Nevertheless, aside from the intricacies of a new offense, defense and coaching staff, here are few items to keep an eye out for Saturday evening.
Plan on arriving early
For the tailgaters of Wildcat Nation, this one is a no-brainer, but even the folks who regularly on stroll through the gates as keys are jingling for the opening kickoff should plan on getting to Bill Snyder Family Stadium early.
The dedication ceremony honoring Coach Snyder is scheduled to take place around 30 minutes prior to the 6:10 p.m. kickoff. Fans who want to show the man who orchestrated the "Miracle in Manhattan" appreciation for his efforts once more as he stands on the Wagner Field turf should not miss this opportunity.
Along with the pre-game reasons for early arrival, fans should also be prepared to deal with road construction nearly as aggravating as Nebraska's last-second field goal last season. With a major stretch of Denison Avenue, and portions of Anderson Avenue and K-18 currently surrounded by more orange than the guy inside the Syracuse mascot costume, all Wildcat
Faithful should plan their treks to "The Bill" accordingly.
With the release of the latest Wildcat depth chart, it seems the starting lineups are finally set… but don't let that convince you that those starters will be the top performers at their respective positions, especially in the offensive backfield.
Dylan Meier will try to pick up where he left off in 2004 before having his shoulder mangled worse than a jump rope caught in a wood-chipper. He showed strong on-field prowess and a knack for reading defenses and making checks at the line of scrimmage before he went down, so his adjustment to the new offense will be key for K-State.
Cat fans should also look for freshman Josh Freeman to get an opportunity to call the offense. The youngster has been highly touted and mentioned as the future of the Wildcat offense since the day he decided to wear the purple, but what will his role be in 2006? Will he be a traditional No. 2 quarterback, entering only for injury or mop-up duty? Will he be used like Texas' Vince Young and Missouri's Chase Daniel in recent years, taking snaps in designated series each game? Is he going to be tutored in anticipation of taking the reins of the Wildcat offense by the season's end? Prince has stated that he has no interest in a quarterback controversy, but his management of the Freeman situation could play a huge role in the seasons ahead of K-State.
Deeper in the backfield, the Cats' running back situation looks like the quarterback situation did a few months ago – candidates aplenty.
Sixth-year senior Carlos Alsup will be the starter at tailback, looking to gain yards while fighting rumors that he was a member of the Copper Bowl roster in 1993. A pair of newcomers will vie for carries behind the senior.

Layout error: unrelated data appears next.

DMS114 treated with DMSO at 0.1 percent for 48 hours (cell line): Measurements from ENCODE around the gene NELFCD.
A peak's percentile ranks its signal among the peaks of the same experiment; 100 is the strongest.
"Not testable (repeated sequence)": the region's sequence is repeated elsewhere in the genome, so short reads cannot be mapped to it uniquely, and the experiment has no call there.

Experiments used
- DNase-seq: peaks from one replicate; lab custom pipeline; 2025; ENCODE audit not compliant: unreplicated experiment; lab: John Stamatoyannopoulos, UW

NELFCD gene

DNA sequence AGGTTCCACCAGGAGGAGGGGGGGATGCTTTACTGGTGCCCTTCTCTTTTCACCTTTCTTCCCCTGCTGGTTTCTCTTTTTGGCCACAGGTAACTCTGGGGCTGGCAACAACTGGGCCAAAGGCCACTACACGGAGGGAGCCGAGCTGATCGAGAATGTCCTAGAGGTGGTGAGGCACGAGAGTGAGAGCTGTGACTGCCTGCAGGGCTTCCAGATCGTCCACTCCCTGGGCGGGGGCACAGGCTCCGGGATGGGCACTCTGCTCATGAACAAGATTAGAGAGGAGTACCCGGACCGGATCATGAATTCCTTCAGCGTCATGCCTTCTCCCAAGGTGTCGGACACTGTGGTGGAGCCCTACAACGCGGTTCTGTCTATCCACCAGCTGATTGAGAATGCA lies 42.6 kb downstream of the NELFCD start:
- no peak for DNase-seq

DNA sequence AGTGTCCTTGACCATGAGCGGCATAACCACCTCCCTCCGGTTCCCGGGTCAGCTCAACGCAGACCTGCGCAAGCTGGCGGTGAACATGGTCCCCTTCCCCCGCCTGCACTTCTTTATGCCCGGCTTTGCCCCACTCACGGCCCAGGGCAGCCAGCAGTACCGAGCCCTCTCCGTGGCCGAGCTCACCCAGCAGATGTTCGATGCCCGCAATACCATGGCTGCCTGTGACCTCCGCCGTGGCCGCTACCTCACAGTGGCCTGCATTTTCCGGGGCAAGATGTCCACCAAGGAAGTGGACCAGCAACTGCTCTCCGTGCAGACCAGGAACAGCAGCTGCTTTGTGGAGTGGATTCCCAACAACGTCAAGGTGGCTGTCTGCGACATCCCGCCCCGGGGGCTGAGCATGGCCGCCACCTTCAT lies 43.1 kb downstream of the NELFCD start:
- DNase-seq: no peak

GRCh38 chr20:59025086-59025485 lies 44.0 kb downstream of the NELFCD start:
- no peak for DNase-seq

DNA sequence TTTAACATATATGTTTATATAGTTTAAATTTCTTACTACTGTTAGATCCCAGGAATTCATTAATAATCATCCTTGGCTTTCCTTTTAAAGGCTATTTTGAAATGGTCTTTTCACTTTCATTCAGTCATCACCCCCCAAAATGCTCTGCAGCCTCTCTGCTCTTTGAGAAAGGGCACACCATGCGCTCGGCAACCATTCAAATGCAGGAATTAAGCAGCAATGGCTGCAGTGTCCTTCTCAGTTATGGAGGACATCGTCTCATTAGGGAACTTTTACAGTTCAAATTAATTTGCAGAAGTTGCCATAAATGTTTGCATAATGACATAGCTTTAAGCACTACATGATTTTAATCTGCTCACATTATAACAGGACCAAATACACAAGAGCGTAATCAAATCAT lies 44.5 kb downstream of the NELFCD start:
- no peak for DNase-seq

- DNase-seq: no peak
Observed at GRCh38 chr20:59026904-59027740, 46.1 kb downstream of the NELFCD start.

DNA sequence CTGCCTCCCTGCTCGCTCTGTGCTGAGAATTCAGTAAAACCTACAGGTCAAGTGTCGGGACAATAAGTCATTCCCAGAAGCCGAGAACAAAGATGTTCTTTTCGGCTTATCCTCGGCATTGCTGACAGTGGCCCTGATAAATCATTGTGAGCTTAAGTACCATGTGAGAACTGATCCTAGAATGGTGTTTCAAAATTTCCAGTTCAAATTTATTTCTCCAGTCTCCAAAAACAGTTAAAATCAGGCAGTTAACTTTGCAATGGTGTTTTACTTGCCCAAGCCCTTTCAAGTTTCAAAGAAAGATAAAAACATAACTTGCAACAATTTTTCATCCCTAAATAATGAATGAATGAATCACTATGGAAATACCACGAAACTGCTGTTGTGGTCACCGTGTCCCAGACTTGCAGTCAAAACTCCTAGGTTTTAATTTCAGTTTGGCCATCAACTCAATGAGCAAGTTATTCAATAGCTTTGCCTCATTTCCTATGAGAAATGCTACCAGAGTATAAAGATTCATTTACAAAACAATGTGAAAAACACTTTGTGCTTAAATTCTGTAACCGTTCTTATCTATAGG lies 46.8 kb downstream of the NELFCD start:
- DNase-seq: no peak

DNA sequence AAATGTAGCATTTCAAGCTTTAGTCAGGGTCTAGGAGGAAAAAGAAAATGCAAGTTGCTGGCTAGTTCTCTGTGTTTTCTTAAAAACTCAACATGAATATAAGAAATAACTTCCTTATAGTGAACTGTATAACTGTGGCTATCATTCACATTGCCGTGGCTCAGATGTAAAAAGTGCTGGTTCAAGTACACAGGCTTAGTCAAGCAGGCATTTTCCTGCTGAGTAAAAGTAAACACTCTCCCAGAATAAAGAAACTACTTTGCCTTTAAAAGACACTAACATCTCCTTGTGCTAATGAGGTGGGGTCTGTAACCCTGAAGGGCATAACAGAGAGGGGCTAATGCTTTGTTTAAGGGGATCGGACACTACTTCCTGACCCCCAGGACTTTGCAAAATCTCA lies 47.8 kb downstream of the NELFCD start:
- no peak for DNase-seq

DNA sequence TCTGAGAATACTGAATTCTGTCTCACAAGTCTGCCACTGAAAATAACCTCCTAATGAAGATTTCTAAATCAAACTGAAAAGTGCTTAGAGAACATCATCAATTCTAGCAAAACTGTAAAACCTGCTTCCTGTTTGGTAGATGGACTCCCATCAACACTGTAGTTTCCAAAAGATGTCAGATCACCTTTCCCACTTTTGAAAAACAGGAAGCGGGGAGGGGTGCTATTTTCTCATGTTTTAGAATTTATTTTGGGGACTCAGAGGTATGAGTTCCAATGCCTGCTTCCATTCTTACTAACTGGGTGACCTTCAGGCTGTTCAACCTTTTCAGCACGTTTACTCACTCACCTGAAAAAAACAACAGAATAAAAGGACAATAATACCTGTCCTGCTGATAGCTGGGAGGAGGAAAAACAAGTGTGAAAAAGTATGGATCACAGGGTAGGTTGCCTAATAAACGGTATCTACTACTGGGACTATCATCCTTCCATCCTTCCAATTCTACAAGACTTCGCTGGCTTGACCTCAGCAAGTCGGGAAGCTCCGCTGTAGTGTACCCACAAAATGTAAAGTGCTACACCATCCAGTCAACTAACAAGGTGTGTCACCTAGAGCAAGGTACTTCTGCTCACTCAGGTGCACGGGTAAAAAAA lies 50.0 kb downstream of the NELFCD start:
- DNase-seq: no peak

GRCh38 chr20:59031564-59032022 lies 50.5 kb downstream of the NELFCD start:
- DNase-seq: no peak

True-freshman Leon Patton could evoke memories of a former No. 43, who was also listed at 5-feet-7-inches tall and had feet that moved faster than a Rusty's customer at last call. Junior college transfer James Johnson may have to pay his dues to earn more playing time after joining the squad late for pre-season practices, but he could be flashing his gold-toothed grin if he speed earns him a trip to paydirt.
After sitting out the opener with a suspension relating to an off-field incident that happened in 2005, Thomas Clayton will re-join the active roster and look to return to the form that had him leading the nation in rushing early last season. Sophomore Parrish Fisher could also be a part of the mix later on in the season, if his rehabilitation from an off-season knee injury goes well.
New faces and new places all around.
Fans glancing at the new depth chart may have end up feeling like a newcomer to Manhattan at the Bluemont-Ft. Riley Boulevard intersection – lost and confused.
Marcus Watts, a standout safety in 2005, is listed as a backup? As are Quentin Echols and Junior Moran, two 2005 starting defensive tackles? And safety-turned-outside-linebacker Maurice Mack is now Zach Diles' backup in the middle? What about on offense, where 2005 starting guard John Hafferty is now the No. 2 center, and Victor Mann's successor at fullback is smaller than the Wildcats' starting place-kicker?
Answers to most of these questions will play out during the season, but some can be addressed as a matter of assumption.
Word is that Andrew Erker, who currently is listed at the top free safety, has been impressive in workouts thus far. Nevertheless, one could also assume that Watts, recovering from a dislocated hip that saw him carted off the field against Missouri in 2005, will be brought along cautiously as a safety (no pun intended) precaution.
At fullback, K-State faithful should not be thrown by the size (or lack thereof) of starter John McCardle. The 5-foot-8, 200-lbs., sophomore will not be operating in the traditional fullback role that saw Mann primarily leading runners through a hole. Granted, he will see that duty, but one should expect to see McCardle often in motion and lining up in the backfield, at an end position, and even in the slot as he occupies a H-back role.
Overall, Wildcat fans should enjoy Saturday for the same reasons they did the first time they saw K-State on the gridiron, whether it was years ago when winning seasons seemed light-years away, or just last season. You can expect some new traditions to be blended with the old. You should not be surprised if you seem some growing pains. No matter what happens, remember, "Faithful to our colors, we will ever be. Fighting, ever fighting, for a Wildcat victory. Go State!"